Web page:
The focal point of early Christian self-understanding was not a holy book or a cultic rite, not mystic experience and magic invocation, but a set of relationships: the experience of God’s presence among one another and through one another. To embrace the gospel means to enter into a community, the one cannot be obtained without the other.
The will to give ourselves to others and “welcome” them, to readjust our identities to make space for them, is prior to any judgment about others, except that of identifying them in their humanity. The will to embrace precedes any “truth” about others and any construction of their “justice.” This will is absolutely indiscriminate and strictly immutable; it transcends the moral mapping of the social world into “good” and “evil.
Because we must learn to live in the tension. We must learn to wisely hold it all. And if we can do this, we will find spaces in the tension—space for wisdom and peace and community.
We need to make our home in the tension, because all of life is happening in the middle of it. In the middle of our tension…
The urge to do violence to the ideas and beliefs of people with different political beliefs or faith traditions or worldviews will subside. Because we will have discovered the battle really isn’t between us and them. If we are willing to look closely, we will discover the battle is contained entirely within us.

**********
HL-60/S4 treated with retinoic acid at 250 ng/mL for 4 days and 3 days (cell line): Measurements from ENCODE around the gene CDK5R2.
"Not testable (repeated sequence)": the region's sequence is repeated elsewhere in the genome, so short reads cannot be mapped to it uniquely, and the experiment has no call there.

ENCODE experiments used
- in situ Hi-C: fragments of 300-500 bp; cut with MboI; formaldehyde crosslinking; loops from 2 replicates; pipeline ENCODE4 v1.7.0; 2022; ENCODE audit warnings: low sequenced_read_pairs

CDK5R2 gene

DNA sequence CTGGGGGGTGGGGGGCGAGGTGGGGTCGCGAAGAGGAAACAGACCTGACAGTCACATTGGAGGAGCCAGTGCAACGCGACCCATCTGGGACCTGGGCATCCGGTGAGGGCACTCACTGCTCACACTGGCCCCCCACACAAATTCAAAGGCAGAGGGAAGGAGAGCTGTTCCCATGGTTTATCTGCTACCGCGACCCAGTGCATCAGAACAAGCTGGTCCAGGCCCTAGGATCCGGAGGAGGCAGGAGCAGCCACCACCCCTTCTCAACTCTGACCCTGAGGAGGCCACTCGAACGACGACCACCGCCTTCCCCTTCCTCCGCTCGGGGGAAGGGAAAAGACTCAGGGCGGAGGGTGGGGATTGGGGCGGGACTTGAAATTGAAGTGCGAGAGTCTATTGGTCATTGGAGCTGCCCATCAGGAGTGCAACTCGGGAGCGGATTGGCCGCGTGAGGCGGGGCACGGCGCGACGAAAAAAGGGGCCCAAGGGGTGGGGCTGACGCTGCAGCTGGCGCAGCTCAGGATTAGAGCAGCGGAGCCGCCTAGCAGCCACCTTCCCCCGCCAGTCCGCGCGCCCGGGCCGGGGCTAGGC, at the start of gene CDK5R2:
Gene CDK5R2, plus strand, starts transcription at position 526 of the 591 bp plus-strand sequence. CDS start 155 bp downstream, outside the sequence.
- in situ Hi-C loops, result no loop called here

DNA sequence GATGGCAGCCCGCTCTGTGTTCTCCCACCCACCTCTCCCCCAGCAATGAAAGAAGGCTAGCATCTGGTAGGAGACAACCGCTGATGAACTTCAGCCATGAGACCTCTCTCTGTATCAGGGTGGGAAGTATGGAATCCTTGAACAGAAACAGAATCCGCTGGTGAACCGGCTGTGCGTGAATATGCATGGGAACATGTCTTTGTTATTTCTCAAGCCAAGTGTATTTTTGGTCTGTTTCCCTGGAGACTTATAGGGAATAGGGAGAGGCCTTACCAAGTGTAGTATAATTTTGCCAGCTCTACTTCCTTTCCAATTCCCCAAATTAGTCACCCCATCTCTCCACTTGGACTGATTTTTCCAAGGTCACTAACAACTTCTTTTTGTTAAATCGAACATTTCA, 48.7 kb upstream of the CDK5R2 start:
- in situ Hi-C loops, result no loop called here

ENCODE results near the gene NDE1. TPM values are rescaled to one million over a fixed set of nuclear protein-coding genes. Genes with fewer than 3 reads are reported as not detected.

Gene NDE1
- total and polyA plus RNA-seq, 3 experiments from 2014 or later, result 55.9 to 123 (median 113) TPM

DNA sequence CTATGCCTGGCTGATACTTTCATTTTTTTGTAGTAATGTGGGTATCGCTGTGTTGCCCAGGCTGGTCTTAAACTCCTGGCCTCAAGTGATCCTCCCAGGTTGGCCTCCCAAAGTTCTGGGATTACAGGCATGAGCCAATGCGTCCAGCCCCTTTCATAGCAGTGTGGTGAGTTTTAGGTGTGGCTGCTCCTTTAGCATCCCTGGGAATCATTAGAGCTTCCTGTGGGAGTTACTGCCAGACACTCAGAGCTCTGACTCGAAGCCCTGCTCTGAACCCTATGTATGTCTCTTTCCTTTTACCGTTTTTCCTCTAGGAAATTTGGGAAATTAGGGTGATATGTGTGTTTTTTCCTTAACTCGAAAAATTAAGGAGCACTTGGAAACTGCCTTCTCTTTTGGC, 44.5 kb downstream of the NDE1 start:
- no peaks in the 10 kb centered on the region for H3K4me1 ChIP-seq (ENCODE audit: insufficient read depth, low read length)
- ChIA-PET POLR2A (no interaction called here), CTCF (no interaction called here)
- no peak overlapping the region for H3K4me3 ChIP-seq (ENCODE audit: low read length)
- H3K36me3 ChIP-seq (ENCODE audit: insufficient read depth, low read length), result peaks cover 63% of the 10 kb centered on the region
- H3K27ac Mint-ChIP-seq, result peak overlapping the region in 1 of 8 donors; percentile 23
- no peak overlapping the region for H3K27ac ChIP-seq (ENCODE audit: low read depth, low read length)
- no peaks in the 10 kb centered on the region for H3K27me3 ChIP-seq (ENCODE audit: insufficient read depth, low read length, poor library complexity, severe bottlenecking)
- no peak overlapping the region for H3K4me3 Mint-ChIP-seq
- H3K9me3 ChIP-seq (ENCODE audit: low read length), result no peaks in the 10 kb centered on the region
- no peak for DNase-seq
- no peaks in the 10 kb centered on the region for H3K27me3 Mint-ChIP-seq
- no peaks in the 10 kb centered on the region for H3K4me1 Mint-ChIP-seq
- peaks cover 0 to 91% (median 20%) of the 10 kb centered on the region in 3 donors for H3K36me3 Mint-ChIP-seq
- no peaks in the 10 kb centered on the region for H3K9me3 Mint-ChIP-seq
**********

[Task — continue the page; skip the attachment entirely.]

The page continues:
We will experience each other as prisoners of our own internal wars, and with intimate knowledge of the experience, we will find ourselves eager to free each other, as well.
We will find a way to encounter conflict with strength…and with forgiveness.
We will walk into hatred and bring justice…as well as mercy.
We will stumble upon ignorance and shine knowledge there…with humility.
So, open yourself to the tension within, find a home there, find a deep and abiding love for yourself there, and then scatter that love everywhere you go.
I found it very interesting when Thomas Merton, the famous Benedictine monk, applied to become a hermit and it was met with resistance for years. Merton felt the Abbot was resisting Merton’s request for personal reasons. That battle is quite a read!
The resistance to Merton’s request wasn’t without merit. Even Merton knew the dangers of living out one’s spirituality in isolation. That’s what I’m up against. I no longer am a part of a local church community. Neither are many of you! In a way, we are like Merton who are living as kind of hermits out in the world, many of us in isolation from other Christians and church communities…
Community is the overcoming of otherness in living unity.
The learning community, an ever-regenerated community of people who are willing to be present to and for one another, necessarily recognizes and openly discusses multiple points of view. Diversity is not a difficulty to overcome. A learning community’s multiplicity of viewpoints provides the material for ever-recurring dialogues, because each person brings something quite concrete and unique into the communal relationship. Open-minded honesty and willingness to be changed are valued more than like-mindedness. Again, it should be remembered that genuine community, for Buber, is not only an ideal but also a direction of movement, a reality that we try to build in every situation. A learning community happens through open-minded dialogue—open to otherness, and open to various points of view.
—Kenneth Kramer, Martin Buber’s I and Thou: Practicing Living Dialogue